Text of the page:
And this is how I learned for the first time about Katsushika Hokusai (1760 – 1849), “one of the last great artists of the Japanese Ukiyo-e tradition of the Edo period. His world famous image of the wave and other woodblock prints influenced a whole generation of modern painters because of the uniqueness of perspective and form”.

I have to admit I didn’t know anything about this world famous artist and his prints, but I think it was a great way to find out 🙂 In the first photo of this post you can see me unrolling another beautiful Hokousai-inspired Cavalli fabric, but I am not a big fan of pale yellow, so I left this one behind.

The fourth fabric is a simple dark blue ponte that will beome a skirt to match some tops I have recently made, including the Plaid Peplum Bustier and Cross Stitch Rose Top. Unfortunately the photo doesn’t do it justice, the colour  appears much lighter:

ImageNow I am all excited to start working on the fabrics. I still haven’t touched the ones I got from Rome, either, so lots of projects in my head!

In addition to fabric shopping and modern art, we went to a classical music concert and to a tango evening with Argentinian songs, music and unbelievable tango dancers.This week’s trip will be work related, but I will have a moment to hop by the fabric shop as well.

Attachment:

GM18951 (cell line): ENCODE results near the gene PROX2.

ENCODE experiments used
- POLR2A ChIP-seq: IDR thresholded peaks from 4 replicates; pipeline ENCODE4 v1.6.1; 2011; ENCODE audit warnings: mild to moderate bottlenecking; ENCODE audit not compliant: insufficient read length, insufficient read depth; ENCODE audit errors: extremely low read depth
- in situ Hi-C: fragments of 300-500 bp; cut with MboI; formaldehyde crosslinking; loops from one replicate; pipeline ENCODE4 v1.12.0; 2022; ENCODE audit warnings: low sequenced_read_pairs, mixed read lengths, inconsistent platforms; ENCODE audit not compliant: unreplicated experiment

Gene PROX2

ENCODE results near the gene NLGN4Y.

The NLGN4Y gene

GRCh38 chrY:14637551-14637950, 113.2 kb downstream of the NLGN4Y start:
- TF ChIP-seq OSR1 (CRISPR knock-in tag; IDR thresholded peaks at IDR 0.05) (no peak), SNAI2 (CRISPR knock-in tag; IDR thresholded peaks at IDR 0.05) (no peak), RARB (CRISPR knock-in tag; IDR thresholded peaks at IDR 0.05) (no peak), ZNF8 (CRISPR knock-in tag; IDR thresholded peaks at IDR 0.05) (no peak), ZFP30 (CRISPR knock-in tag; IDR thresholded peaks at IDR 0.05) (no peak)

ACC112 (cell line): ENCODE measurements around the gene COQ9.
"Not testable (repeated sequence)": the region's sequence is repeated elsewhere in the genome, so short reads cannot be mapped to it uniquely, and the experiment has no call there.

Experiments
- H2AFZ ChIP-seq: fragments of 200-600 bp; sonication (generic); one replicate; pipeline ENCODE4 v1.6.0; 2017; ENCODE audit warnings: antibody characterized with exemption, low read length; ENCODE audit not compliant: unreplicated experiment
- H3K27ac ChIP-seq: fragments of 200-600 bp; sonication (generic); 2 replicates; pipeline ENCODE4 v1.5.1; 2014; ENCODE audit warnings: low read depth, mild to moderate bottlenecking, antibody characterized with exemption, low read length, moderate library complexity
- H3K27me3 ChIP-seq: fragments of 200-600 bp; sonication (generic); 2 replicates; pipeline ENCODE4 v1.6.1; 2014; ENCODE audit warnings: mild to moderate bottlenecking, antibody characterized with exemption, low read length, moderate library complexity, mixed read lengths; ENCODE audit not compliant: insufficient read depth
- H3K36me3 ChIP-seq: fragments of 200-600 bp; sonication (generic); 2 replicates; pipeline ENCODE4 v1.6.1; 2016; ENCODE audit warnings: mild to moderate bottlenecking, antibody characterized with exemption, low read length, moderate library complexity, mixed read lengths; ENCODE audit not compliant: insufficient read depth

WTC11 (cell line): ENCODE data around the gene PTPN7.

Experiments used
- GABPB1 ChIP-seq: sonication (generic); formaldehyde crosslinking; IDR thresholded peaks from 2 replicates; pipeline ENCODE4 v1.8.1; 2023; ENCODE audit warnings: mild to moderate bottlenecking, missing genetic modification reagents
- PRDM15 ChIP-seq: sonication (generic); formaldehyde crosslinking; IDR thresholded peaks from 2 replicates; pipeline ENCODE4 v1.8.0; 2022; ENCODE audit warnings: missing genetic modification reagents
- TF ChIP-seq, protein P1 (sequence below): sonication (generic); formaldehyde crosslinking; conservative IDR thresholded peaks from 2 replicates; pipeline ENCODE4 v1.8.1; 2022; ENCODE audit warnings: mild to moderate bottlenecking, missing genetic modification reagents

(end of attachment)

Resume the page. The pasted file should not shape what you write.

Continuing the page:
And I can’t wait to meet Triin again!


Rome, The Magnificent


I am just back from a trip to Rome, a wonderful city full of history, elegance, amazing fabrics and the best coffee and ice cream I have ever had!

I spent five days exploring the city and I can say it was not even close to enough. It made me want to return and explore even more, without the weight of the “must-see” list of a first-timer.

Apart from the obvious attractions, I had my personal agenda of fabric shopping, too. But even if this was not on the list, I would have stumbled upon some of the most spectacular fabric stores anyway, since they are right in the heart of the city.

As always, I ran a small search on internet before the trip and this time I didn’t have to dig deep as I found this article from NY Times, and also the Selfish Seamstress very informative blog entry.

As most has been said in these two writings, I am not going into too much of a detail with the whole experience, but really, Bassetti Tessutti is overwhelming. I wonder if they actually know what they have as the place is a real labyrinth of fabric rolls from floor to ceiling and the ceilings must be around four meters high.



Nevertheless, I managed to ask for something they did not have – stretch lining, something like I got from Poland in summer. This thing is amazing and great for somewhat heavier, yet elastic fabrics like cotton sateen etc.

A very helpful shop assistant who introduced himself as Massimo, dragged me through the whole place through seemingly secret passages between fabric bolts, showing the best they had and letting me slide my hand over all imaginable kinds of silks, but they were all out of my reach in the means of budget. Besides, I will not line a rather ordinary dress with the best Italian silk, right?